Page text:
On a trip to Mexico at the beginning of the year, I was lucky to find a large, male common iguana and set about photographing it. My favorite portrait position was when it began to climb the trunk of a smooth tree. It walked vertically up the tree with ease, employing the use of its long toes claws.
I also managed to get some interesting poses from the ground, where it was patrolling its territory. Here you can see the iguana’s large dewlap, a flap of skin hanging from its neck used to regulate body temperature.
I soon realized that it was on the lookout for its mate, when a female emerged and began eating low growing plants.
As the male had spines of an extraordinary orange color, I wanted to get a ground portrait that showed them off. I used a shallow focus an emphasize the head, while you still see a hint of the orange spines in the background.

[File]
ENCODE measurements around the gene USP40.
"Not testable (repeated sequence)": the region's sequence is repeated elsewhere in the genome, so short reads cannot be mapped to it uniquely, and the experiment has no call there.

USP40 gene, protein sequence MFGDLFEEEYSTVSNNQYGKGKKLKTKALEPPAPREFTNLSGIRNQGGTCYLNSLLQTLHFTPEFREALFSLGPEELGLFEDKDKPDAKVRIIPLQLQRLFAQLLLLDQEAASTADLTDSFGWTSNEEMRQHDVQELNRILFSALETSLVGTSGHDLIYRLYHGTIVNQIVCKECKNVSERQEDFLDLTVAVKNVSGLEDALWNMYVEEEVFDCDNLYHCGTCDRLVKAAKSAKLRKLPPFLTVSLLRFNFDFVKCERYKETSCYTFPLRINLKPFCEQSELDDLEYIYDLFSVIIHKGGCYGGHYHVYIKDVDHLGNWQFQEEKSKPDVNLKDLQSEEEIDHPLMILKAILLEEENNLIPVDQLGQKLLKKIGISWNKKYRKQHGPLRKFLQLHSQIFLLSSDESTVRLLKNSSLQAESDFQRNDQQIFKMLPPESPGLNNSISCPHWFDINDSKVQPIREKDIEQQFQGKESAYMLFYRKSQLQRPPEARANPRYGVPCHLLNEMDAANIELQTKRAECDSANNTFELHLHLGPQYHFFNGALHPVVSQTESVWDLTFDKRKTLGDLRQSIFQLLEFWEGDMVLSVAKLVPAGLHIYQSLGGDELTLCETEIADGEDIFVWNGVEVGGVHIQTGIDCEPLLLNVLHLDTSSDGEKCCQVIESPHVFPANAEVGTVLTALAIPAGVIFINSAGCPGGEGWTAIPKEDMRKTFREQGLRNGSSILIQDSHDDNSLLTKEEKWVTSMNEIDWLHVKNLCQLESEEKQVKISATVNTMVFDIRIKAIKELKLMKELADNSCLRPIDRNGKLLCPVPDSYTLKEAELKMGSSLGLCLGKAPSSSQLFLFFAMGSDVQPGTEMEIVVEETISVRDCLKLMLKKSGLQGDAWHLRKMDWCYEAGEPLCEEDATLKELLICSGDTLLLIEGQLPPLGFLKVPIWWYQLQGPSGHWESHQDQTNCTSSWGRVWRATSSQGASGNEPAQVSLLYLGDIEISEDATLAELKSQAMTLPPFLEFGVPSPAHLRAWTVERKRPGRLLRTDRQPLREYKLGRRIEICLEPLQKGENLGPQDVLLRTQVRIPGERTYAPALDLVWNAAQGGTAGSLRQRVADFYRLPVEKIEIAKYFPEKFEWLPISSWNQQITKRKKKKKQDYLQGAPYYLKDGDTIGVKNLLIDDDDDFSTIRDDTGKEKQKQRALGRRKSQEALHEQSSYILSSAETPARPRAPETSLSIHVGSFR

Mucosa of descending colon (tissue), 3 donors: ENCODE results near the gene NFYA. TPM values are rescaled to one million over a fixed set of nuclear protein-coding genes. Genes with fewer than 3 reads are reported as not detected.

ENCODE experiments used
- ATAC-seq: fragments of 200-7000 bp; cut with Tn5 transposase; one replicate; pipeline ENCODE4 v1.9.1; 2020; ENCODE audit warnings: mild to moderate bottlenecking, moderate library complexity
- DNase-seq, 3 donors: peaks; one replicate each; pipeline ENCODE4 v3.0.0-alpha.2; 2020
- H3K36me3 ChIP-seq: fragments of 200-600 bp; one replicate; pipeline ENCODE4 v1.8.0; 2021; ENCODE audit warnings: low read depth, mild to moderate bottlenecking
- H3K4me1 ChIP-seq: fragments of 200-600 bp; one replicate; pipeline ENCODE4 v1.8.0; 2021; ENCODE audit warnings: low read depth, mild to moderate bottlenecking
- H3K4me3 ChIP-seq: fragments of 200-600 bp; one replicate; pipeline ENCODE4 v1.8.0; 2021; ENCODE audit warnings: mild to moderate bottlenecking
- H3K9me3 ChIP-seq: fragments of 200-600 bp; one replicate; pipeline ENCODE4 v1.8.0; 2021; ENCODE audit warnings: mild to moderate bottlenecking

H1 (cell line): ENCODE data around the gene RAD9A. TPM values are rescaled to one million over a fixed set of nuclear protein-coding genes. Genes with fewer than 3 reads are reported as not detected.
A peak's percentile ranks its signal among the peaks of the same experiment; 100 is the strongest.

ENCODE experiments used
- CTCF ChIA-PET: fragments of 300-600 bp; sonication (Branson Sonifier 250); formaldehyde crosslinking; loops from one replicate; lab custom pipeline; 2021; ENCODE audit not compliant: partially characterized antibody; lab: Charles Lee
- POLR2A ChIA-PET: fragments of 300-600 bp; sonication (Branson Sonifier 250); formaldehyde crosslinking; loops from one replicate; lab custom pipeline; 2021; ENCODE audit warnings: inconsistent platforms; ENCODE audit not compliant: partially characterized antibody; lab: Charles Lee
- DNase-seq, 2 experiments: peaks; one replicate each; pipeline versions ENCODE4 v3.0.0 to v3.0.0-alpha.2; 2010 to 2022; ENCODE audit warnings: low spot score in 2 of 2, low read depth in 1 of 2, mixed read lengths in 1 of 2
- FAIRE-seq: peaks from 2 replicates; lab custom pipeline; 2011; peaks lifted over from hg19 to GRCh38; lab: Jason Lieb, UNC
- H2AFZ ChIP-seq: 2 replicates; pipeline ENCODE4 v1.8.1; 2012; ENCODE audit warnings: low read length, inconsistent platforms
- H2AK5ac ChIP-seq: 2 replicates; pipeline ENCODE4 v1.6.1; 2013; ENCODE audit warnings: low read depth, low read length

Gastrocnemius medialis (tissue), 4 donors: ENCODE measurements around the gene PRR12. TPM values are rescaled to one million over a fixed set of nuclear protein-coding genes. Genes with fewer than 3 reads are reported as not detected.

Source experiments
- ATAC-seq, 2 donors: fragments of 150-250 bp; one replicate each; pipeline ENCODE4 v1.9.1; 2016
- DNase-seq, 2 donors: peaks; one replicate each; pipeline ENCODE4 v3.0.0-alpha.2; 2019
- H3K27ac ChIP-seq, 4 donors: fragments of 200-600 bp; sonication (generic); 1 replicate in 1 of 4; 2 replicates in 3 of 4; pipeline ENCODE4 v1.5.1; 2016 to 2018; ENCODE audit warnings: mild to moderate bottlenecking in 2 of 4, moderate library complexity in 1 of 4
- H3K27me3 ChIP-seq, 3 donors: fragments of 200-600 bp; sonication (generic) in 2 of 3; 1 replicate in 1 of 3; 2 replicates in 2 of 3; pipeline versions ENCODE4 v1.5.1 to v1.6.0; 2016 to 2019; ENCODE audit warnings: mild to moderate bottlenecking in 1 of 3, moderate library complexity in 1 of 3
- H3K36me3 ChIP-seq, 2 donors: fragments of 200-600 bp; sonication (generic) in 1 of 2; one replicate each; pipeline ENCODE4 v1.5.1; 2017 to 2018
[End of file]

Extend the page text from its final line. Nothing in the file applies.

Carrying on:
Probably the most notable feature however was the large feet of the iguana. It was fascinating to watch it grip smooth surfaces and navigate them so easily.
Using a long lens, I made sure to keep my distance, both so as not to disturb the lizard, and so that I felt safe! The last thing I wanted was to have to treat a nasty lizard bite. As usual, please click the images for larger, more detailed versions.